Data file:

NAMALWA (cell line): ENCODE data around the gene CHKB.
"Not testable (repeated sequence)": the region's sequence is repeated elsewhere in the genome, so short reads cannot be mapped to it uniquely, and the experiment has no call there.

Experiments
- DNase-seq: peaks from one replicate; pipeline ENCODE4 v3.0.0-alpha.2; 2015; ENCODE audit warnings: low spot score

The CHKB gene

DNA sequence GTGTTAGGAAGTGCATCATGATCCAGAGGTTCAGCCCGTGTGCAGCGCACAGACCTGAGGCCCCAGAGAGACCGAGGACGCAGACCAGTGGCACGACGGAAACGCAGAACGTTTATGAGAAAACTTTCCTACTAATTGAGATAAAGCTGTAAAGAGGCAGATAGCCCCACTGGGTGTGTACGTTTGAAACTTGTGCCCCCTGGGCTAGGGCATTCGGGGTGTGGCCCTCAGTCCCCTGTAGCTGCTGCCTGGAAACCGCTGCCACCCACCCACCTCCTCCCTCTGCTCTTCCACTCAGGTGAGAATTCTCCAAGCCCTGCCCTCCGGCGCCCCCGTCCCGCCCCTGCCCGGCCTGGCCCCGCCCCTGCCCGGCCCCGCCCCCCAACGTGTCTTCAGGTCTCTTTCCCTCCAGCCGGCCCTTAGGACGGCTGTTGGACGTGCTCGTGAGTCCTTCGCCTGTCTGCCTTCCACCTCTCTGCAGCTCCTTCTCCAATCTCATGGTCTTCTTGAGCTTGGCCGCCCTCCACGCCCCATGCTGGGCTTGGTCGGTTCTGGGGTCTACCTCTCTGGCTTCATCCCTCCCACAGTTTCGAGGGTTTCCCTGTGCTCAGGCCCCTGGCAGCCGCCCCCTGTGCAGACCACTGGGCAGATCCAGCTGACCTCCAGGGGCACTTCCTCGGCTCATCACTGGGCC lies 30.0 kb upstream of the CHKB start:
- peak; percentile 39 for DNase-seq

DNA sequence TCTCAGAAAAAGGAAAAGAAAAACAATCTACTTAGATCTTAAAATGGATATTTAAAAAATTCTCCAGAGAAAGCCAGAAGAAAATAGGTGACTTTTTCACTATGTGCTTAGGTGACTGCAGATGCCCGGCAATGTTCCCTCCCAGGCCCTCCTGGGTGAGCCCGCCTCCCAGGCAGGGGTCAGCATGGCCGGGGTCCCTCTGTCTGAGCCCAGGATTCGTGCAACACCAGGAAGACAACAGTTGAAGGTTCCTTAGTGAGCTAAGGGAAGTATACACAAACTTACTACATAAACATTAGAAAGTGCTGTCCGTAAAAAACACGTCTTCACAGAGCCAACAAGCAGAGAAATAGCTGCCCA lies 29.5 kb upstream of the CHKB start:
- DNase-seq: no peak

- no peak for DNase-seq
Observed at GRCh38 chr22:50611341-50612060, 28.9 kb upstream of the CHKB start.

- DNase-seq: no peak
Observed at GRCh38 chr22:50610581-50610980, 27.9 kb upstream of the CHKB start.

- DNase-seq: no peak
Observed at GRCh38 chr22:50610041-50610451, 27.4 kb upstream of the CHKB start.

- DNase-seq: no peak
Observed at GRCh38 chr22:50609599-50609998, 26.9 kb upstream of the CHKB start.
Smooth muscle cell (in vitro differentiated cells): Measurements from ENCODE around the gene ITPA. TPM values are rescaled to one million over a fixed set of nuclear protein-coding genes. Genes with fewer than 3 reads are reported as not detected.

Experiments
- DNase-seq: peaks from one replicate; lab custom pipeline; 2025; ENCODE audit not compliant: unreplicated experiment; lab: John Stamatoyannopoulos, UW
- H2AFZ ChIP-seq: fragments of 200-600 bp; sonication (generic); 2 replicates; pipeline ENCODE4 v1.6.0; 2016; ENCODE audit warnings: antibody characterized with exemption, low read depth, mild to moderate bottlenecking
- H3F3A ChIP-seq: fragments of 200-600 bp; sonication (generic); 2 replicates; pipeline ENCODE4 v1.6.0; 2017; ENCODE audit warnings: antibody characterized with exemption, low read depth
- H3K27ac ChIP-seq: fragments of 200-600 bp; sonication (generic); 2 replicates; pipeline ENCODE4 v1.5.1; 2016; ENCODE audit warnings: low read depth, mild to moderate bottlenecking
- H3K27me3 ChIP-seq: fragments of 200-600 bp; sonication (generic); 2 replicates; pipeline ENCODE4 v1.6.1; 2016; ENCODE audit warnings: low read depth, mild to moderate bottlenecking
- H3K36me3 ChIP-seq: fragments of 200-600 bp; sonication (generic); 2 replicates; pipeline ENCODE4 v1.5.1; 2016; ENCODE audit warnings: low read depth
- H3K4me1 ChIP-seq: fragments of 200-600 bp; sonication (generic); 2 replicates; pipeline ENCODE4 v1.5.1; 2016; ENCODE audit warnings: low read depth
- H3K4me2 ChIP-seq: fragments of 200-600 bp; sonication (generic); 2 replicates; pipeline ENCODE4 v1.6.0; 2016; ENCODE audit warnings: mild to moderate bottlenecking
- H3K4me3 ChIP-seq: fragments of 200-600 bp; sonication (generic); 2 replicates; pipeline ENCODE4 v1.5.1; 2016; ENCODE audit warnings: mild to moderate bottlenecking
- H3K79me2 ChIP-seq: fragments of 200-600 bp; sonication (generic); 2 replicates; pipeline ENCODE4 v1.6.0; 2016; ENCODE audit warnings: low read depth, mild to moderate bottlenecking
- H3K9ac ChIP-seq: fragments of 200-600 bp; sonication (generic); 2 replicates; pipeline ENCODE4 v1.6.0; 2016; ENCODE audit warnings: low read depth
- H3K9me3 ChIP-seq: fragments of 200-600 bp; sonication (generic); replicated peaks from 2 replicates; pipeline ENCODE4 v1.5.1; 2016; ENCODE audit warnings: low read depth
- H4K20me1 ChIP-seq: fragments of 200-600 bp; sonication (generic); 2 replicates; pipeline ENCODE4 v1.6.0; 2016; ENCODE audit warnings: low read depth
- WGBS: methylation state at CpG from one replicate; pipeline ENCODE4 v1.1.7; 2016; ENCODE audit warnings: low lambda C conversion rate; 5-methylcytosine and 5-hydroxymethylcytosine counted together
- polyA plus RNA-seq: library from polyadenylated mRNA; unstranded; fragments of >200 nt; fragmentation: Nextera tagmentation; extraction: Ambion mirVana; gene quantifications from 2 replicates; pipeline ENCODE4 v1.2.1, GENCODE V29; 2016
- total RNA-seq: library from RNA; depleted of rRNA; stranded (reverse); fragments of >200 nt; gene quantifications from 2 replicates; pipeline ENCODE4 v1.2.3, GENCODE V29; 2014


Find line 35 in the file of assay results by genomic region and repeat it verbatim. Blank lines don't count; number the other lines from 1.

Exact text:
- total RNA-seq: library from RNA; depleted of rRNA; stranded (reverse); fragments of >200 nt; gene quantifications from 2 replicates; pipeline ENCODE4 v1.2.3, GENCODE V29; 2014